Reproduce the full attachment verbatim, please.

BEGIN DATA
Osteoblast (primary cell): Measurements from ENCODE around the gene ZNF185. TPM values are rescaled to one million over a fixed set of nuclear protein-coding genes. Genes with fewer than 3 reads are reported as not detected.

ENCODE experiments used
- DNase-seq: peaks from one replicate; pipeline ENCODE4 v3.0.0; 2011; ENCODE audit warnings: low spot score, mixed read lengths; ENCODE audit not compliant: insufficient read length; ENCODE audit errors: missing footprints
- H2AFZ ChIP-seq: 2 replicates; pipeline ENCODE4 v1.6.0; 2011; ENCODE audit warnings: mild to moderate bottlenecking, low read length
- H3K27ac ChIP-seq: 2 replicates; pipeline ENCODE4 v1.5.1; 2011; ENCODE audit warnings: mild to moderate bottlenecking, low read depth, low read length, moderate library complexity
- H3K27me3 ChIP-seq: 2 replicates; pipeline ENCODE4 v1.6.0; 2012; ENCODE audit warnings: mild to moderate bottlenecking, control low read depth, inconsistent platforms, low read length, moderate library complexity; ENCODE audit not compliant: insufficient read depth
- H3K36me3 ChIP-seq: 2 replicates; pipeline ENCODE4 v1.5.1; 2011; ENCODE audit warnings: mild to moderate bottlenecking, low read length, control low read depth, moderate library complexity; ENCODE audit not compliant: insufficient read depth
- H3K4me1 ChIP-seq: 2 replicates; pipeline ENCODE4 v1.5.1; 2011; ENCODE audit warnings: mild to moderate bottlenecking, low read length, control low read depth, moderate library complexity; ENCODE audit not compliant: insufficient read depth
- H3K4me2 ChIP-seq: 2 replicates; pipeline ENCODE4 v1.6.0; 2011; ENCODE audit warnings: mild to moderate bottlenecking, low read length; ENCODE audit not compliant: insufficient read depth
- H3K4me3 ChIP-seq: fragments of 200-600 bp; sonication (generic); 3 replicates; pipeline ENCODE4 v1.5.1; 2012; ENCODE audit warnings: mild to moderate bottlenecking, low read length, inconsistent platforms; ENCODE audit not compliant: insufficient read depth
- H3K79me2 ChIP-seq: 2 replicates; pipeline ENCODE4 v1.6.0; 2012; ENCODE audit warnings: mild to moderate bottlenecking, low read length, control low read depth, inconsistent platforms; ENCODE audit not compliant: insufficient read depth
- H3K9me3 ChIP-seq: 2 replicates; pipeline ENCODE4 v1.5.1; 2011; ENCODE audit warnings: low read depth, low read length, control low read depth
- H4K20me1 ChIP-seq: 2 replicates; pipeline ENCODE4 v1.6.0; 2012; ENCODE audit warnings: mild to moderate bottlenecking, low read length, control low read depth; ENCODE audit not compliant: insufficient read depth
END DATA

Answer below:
Osteoblast (primary cell): Measurements from ENCODE around the gene ZNF185. TPM values are rescaled to one million over a fixed set of nuclear protein-coding genes. Genes with fewer than 3 reads are reported as not detected.

ENCODE experiments used
- DNase-seq: peaks from one replicate; pipeline ENCODE4 v3.0.0; 2011; ENCODE audit warnings: low spot score, mixed read lengths; ENCODE audit not compliant: insufficient read length; ENCODE audit errors: missing footprints
- H2AFZ ChIP-seq: 2 replicates; pipeline ENCODE4 v1.6.0; 2011; ENCODE audit warnings: mild to moderate bottlenecking, low read length
- H3K27ac ChIP-seq: 2 replicates; pipeline ENCODE4 v1.5.1; 2011; ENCODE audit warnings: mild to moderate bottlenecking, low read depth, low read length, moderate library complexity
- H3K27me3 ChIP-seq: 2 replicates; pipeline ENCODE4 v1.6.0; 2012; ENCODE audit warnings: mild to moderate bottlenecking, control low read depth, inconsistent platforms, low read length, moderate library complexity; ENCODE audit not compliant: insufficient read depth
- H3K36me3 ChIP-seq: 2 replicates; pipeline ENCODE4 v1.5.1; 2011; ENCODE audit warnings: mild to moderate bottlenecking, low read length, control low read depth, moderate library complexity; ENCODE audit not compliant: insufficient read depth
- H3K4me1 ChIP-seq: 2 replicates; pipeline ENCODE4 v1.5.1; 2011; ENCODE audit warnings: mild to moderate bottlenecking, low read length, control low read depth, moderate library complexity; ENCODE audit not compliant: insufficient read depth
- H3K4me2 ChIP-seq: 2 replicates; pipeline ENCODE4 v1.6.0; 2011; ENCODE audit warnings: mild to moderate bottlenecking, low read length; ENCODE audit not compliant: insufficient read depth
- H3K4me3 ChIP-seq: fragments of 200-600 bp; sonication (generic); 3 replicates; pipeline ENCODE4 v1.5.1; 2012; ENCODE audit warnings: mild to moderate bottlenecking, low read length, inconsistent platforms; ENCODE audit not compliant: insufficient read depth
- H3K79me2 ChIP-seq: 2 replicates; pipeline ENCODE4 v1.6.0; 2012; ENCODE audit warnings: mild to moderate bottlenecking, low read length, control low read depth, inconsistent platforms; ENCODE audit not compliant: insufficient read depth
- H3K9me3 ChIP-seq: 2 replicates; pipeline ENCODE4 v1.5.1; 2011; ENCODE audit warnings: low read depth, low read length, control low read depth
- H4K20me1 ChIP-seq: 2 replicates; pipeline ENCODE4 v1.6.0; 2012; ENCODE audit warnings: mild to moderate bottlenecking, low read length, control low read depth; ENCODE audit not compliant: insufficient read depth